They are catalysts for all the metabolic functions and make life easy for the yeast (and us) by keeping the fermentation speedy and healthy. Their functions range from acting as co-enzymes during the ethanol synthesis to maintaining regular housekeeping in the yeast cell to buffering the inside of the cell environment to keeping the cell membrane healthy and fluid. We can go in as much detail as we want with each and every one of them.

Most of the micronutrients are bioavailable, which means they can be readily taken up by the cell. Which also means they can be taken up by the unwanted competition that may be present in the must, hence they should be added early, a lot of mead and wine makers add them at the yeast rehydration stage itself when they can be readily assimilated by the yeast cells and provide maximum advantage in gearing it up for a robust fermentation that is coming their way.

Microprotectors
Polyunsaturated fatty acids (PUFA) and sterols form the lipid component in the yeast cell. These are present in the cell membrane that protects the inside of the cell from the everchanging outer environment which is, at first, rich in fermentable sugars and at a comfortable pH but through the fermentation changes to low sugar, depleted nutrients, high acidity and alcohol.

Cell membrane is responsible for controlling what goes in the cell from the outer environment based on the requirements of the yeast cell for its survival and growth. The cell membrane is not rigid and fixed structure but fluid and dynamic. This fluidity is an attribute of PUFA. For biosynthesis of PUFA and sterols, oxygen is required. 

At the end of fermentation when the surrounding becomes harsh due to low pH and high ABV, the role of cell membrane becomes even more crucial in order to maintain the inside of the cell healthy so that no off flavours are produced by the strained yeast.1

If you want to geek out more on roles of macro and micronutrients, there is a very good article written on this topic by one and only Ken Schramm in Zymurgy several years ago.2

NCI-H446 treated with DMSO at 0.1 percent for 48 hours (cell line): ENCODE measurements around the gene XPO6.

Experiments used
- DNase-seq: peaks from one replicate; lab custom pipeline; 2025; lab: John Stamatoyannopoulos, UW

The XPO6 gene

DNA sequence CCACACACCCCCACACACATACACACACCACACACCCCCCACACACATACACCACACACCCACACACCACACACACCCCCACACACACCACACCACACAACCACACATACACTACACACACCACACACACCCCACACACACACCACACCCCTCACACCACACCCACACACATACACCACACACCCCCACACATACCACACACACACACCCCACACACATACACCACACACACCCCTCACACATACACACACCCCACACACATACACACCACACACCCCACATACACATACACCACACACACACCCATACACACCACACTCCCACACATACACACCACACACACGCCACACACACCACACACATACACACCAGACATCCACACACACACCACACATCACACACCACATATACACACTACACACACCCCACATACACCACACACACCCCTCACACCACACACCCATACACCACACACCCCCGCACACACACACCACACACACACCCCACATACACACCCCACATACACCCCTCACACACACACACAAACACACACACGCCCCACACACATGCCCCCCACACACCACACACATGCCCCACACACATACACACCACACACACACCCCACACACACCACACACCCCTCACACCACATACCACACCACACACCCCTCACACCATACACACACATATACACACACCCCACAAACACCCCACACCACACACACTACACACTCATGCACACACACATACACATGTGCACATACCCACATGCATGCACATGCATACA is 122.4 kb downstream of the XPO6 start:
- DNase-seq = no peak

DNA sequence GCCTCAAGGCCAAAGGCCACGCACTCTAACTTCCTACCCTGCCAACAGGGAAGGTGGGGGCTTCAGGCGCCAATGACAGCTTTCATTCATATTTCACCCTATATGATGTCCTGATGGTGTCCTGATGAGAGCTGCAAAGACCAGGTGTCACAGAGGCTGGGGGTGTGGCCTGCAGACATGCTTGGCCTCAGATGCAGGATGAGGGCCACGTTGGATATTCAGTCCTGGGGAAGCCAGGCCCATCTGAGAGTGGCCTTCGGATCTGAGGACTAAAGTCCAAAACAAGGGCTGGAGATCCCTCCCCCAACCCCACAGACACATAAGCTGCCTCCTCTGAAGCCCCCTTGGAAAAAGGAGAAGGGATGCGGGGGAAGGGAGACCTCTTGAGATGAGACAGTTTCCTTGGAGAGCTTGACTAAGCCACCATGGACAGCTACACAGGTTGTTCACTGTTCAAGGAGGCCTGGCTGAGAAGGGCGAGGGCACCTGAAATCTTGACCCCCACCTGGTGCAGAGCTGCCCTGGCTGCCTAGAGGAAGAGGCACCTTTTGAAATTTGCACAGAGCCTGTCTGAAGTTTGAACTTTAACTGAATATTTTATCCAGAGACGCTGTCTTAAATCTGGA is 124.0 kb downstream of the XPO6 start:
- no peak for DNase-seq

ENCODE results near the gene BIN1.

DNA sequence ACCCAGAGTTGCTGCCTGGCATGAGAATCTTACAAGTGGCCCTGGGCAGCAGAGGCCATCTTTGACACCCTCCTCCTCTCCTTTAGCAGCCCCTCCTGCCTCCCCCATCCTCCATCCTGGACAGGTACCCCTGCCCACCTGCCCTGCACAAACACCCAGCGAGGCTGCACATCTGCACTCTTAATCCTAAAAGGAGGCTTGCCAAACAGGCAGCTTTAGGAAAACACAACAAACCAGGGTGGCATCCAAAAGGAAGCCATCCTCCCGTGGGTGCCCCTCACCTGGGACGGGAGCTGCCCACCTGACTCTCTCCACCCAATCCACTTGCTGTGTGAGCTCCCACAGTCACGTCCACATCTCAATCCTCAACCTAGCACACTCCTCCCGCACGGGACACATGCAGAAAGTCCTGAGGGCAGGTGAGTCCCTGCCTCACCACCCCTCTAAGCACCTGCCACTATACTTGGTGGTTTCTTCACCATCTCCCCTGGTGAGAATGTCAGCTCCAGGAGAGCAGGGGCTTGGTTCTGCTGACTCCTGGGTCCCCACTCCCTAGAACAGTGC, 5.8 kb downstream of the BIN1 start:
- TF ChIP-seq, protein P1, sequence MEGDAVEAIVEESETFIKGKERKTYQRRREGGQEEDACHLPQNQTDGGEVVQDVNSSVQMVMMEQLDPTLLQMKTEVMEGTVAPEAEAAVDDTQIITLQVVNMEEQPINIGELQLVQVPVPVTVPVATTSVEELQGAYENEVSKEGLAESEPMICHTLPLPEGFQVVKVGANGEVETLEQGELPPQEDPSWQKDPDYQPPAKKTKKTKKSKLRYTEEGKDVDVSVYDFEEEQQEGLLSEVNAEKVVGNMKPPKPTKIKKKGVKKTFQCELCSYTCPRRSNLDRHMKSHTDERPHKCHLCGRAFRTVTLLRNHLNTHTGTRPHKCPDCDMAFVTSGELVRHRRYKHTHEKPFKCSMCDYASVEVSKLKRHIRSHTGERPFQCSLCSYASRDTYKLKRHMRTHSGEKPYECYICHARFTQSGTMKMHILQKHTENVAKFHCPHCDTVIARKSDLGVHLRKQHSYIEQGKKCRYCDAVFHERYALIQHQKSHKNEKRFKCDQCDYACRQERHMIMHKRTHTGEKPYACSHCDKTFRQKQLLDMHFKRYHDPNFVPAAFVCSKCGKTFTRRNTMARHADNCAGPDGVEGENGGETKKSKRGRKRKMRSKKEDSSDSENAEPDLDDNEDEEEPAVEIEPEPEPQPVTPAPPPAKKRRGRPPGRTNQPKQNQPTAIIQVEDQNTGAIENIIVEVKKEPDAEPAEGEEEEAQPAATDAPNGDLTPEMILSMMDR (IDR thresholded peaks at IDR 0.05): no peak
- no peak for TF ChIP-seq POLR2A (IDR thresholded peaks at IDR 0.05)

Part II. Which nutrient is needed when

According to Scottlab 2016 handbook different nutrients are critical at different phases in the fermentation.3
Onset of fermentation: Vitamins and minerals. 
Mid-point of fermentation: Nitrogen and oxygen
End of fermentation: Protectors such as polyunsaturated fatty acids (PUFA) and sterols.

There is a practical aspect to which type of nitrogen source is to be used when too. Inorganic (DAP) and organic (FAN) are the two types of nitrogen sources that we can make available to the yeast. But which to use when?

Now imagine that you are sitting home all day without burning much energy and I give you a box of sweets to finish. With no avenue to burn all that sudden influx of energy in your blood, you will go on a sugar high. That’s what DAP does to a yeast cell. Whereas, if you munch on some low glycaemic index food like beans or whole grains, the blood sugar level will be better managed by your body, it won’t spike suddenly, and you won’t go jumping around the house hysterically. That’s what FAN does to the yeast cell.

DAP is super easy to take up for the yeast cell and has instant bioavailability leading to speed bursts in fermentation. FAN on the other hand is taken up more slowly and doesn’t cause bursts in the fermentation and spikes in temperature but leads to a steady fermentation for longer duration.